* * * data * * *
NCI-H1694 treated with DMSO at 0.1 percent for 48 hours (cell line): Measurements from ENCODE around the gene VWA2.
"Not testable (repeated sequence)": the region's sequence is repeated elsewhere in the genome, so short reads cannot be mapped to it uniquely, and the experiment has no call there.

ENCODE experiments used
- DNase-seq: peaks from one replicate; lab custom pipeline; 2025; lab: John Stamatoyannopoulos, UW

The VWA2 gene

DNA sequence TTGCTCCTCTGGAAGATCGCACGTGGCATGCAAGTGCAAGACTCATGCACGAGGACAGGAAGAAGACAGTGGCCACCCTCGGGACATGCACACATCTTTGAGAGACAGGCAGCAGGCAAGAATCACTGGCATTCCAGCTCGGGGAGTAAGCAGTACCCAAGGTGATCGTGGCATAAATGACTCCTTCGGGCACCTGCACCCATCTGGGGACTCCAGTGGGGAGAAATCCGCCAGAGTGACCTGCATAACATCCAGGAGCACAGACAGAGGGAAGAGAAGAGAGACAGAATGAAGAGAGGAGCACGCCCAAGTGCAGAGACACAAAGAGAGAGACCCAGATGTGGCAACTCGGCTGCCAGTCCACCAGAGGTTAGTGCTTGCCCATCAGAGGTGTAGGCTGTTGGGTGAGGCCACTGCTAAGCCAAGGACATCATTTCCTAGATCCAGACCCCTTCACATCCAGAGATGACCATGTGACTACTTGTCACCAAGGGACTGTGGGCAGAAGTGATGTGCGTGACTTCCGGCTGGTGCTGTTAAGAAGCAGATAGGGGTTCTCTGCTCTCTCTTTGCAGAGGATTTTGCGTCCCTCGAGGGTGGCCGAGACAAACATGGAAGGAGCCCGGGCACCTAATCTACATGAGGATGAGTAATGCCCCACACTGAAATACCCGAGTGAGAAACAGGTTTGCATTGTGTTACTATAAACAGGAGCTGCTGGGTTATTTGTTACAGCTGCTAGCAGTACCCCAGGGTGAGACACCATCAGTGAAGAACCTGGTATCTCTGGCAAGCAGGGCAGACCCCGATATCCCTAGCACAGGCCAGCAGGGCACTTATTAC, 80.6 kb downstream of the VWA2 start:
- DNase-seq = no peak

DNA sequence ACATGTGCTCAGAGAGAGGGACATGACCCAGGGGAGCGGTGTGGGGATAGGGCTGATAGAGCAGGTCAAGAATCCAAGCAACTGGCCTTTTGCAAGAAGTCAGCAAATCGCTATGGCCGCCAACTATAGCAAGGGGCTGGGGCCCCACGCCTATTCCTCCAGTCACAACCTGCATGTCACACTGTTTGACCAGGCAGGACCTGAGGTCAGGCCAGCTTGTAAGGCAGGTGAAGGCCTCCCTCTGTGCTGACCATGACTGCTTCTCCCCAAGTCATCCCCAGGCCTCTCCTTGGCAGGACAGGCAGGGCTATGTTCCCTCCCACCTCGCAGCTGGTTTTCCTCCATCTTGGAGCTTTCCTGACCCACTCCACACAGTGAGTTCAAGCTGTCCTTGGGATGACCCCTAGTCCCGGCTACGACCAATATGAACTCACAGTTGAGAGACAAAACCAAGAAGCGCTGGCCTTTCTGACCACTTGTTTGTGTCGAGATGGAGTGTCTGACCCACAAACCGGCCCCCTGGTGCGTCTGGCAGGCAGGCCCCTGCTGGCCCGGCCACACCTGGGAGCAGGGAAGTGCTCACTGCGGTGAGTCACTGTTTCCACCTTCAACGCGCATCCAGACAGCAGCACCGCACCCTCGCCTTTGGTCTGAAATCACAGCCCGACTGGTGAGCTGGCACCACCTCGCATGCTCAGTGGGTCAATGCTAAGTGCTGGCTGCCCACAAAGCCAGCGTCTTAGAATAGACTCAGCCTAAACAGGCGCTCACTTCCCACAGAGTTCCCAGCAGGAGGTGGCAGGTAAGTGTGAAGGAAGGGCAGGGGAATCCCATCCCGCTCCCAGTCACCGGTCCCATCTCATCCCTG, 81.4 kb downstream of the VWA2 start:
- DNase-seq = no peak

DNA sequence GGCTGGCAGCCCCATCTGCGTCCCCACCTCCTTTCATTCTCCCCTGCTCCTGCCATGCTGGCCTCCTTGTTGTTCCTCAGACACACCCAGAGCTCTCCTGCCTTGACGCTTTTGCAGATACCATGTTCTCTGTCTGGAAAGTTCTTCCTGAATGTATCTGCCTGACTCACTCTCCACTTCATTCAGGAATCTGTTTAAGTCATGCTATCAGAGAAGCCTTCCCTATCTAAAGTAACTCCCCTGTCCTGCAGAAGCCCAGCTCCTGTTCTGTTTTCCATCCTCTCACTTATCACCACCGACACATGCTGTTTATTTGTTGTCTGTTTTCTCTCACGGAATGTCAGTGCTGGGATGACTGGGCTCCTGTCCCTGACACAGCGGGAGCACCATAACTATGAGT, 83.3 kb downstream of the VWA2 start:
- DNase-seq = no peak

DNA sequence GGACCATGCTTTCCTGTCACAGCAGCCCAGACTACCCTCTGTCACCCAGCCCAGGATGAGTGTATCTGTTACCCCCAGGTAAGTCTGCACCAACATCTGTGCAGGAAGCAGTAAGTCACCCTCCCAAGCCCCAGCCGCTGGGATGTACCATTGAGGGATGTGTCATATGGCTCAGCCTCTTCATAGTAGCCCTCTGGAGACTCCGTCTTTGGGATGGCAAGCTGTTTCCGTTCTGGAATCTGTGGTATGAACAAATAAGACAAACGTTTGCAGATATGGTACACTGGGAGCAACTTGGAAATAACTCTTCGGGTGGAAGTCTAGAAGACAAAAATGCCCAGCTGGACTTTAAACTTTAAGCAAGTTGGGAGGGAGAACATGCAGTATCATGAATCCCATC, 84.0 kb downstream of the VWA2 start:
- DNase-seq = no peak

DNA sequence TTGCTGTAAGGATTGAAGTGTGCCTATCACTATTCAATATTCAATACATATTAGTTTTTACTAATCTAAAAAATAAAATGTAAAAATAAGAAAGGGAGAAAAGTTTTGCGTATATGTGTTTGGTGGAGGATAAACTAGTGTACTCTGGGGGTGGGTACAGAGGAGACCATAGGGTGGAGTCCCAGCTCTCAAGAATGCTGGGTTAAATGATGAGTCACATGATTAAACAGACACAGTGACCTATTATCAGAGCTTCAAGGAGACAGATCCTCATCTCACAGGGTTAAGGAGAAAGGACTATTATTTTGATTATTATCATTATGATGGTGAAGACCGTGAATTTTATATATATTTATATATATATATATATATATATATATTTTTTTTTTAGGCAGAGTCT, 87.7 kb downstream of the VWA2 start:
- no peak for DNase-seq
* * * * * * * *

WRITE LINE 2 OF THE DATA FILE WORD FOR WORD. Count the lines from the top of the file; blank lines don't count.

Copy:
"Not testable (repeated sequence)": the region's sequence is repeated elsewhere in the genome, so short reads cannot be mapped to it uniquely, and the experiment has no call there.